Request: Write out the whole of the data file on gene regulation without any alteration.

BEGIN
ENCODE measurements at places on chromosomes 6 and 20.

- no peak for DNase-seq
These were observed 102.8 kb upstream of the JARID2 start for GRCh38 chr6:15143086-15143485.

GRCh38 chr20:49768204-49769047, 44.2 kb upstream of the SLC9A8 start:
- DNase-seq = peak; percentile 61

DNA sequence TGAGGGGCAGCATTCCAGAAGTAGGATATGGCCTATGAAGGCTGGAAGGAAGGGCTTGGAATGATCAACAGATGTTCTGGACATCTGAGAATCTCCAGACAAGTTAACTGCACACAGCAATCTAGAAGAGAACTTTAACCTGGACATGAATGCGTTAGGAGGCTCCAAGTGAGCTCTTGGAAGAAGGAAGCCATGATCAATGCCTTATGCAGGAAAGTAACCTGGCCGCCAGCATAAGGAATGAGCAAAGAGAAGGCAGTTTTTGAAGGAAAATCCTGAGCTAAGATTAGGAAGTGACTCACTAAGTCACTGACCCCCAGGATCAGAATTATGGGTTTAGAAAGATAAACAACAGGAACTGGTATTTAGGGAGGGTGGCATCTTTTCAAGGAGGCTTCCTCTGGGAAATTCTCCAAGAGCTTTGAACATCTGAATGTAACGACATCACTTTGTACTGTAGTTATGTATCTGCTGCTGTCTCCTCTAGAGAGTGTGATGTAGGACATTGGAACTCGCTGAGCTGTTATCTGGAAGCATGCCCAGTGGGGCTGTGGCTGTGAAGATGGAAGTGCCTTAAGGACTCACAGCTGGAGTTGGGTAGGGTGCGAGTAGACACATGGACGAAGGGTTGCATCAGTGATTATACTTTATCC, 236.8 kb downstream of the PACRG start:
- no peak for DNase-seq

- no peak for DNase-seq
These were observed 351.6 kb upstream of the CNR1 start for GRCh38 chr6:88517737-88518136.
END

ENCODE measurements at places on chromosomes 6 and 20.

- no peak for DNase-seq
These were observed 102.8 kb upstream of the JARID2 start for GRCh38 chr6:15143086-15143485.

GRCh38 chr20:49768204-49769047, 44.2 kb upstream of the SLC9A8 start:
- DNase-seq = peak; percentile 61

DNA sequence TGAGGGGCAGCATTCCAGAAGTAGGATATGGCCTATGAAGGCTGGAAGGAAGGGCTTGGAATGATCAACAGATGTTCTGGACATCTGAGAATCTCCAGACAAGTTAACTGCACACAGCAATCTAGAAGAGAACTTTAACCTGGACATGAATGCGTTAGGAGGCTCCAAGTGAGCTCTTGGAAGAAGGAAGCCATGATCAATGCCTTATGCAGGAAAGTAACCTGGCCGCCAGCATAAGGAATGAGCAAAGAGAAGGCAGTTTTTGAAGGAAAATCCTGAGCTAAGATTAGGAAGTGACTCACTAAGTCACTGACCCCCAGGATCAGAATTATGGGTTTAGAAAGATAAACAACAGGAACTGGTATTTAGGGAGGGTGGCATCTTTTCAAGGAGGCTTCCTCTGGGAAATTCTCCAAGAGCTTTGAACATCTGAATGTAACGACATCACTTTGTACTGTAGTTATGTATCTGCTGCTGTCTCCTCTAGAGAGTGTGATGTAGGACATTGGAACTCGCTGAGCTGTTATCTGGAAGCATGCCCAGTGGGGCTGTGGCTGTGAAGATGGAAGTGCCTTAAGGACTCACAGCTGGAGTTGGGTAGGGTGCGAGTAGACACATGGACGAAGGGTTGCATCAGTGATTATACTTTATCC, 236.8 kb downstream of the PACRG start:
- no peak for DNase-seq

- no peak for DNase-seq
These were observed 351.6 kb upstream of the CNR1 start for GRCh38 chr6:88517737-88518136.